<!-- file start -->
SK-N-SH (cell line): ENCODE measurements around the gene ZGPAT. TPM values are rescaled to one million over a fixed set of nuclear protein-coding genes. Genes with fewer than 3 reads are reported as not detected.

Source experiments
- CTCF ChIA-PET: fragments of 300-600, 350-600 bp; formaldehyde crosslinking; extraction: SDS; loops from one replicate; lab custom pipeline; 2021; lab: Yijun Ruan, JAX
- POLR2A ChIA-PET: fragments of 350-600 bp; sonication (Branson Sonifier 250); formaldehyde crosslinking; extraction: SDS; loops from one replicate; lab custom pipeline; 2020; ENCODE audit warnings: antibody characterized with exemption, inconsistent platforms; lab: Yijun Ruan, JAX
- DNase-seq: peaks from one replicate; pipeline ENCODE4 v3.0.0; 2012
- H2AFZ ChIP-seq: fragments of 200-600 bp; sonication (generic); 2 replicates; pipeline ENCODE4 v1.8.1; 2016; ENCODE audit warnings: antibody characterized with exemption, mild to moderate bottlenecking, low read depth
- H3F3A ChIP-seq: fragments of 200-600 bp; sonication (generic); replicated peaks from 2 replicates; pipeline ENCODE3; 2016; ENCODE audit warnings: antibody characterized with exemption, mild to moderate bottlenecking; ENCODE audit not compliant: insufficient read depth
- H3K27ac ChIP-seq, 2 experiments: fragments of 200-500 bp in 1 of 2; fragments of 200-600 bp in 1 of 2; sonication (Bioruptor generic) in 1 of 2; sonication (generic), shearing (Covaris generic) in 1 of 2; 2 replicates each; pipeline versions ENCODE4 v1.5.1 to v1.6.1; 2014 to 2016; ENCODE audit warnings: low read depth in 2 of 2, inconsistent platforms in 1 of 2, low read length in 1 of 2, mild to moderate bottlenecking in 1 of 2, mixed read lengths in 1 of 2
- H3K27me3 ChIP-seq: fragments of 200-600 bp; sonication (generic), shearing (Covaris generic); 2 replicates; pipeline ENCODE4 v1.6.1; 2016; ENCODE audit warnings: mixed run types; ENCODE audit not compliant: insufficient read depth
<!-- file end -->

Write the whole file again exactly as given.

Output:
SK-N-SH (cell line): ENCODE measurements around the gene ZGPAT. TPM values are rescaled to one million over a fixed set of nuclear protein-coding genes. Genes with fewer than 3 reads are reported as not detected.

Source experiments
- CTCF ChIA-PET: fragments of 300-600, 350-600 bp; formaldehyde crosslinking; extraction: SDS; loops from one replicate; lab custom pipeline; 2021; lab: Yijun Ruan, JAX
- POLR2A ChIA-PET: fragments of 350-600 bp; sonication (Branson Sonifier 250); formaldehyde crosslinking; extraction: SDS; loops from one replicate; lab custom pipeline; 2020; ENCODE audit warnings: antibody characterized with exemption, inconsistent platforms; lab: Yijun Ruan, JAX
- DNase-seq: peaks from one replicate; pipeline ENCODE4 v3.0.0; 2012
- H2AFZ ChIP-seq: fragments of 200-600 bp; sonication (generic); 2 replicates; pipeline ENCODE4 v1.8.1; 2016; ENCODE audit warnings: antibody characterized with exemption, mild to moderate bottlenecking, low read depth
- H3F3A ChIP-seq: fragments of 200-600 bp; sonication (generic); replicated peaks from 2 replicates; pipeline ENCODE3; 2016; ENCODE audit warnings: antibody characterized with exemption, mild to moderate bottlenecking; ENCODE audit not compliant: insufficient read depth
- H3K27ac ChIP-seq, 2 experiments: fragments of 200-500 bp in 1 of 2; fragments of 200-600 bp in 1 of 2; sonication (Bioruptor generic) in 1 of 2; sonication (generic), shearing (Covaris generic) in 1 of 2; 2 replicates each; pipeline versions ENCODE4 v1.5.1 to v1.6.1; 2014 to 2016; ENCODE audit warnings: low read depth in 2 of 2, inconsistent platforms in 1 of 2, low read length in 1 of 2, mild to moderate bottlenecking in 1 of 2, mixed read lengths in 1 of 2
- H3K27me3 ChIP-seq: fragments of 200-600 bp; sonication (generic), shearing (Covaris generic); 2 replicates; pipeline ENCODE4 v1.6.1; 2016; ENCODE audit warnings: mixed run types; ENCODE audit not compliant: insufficient read depth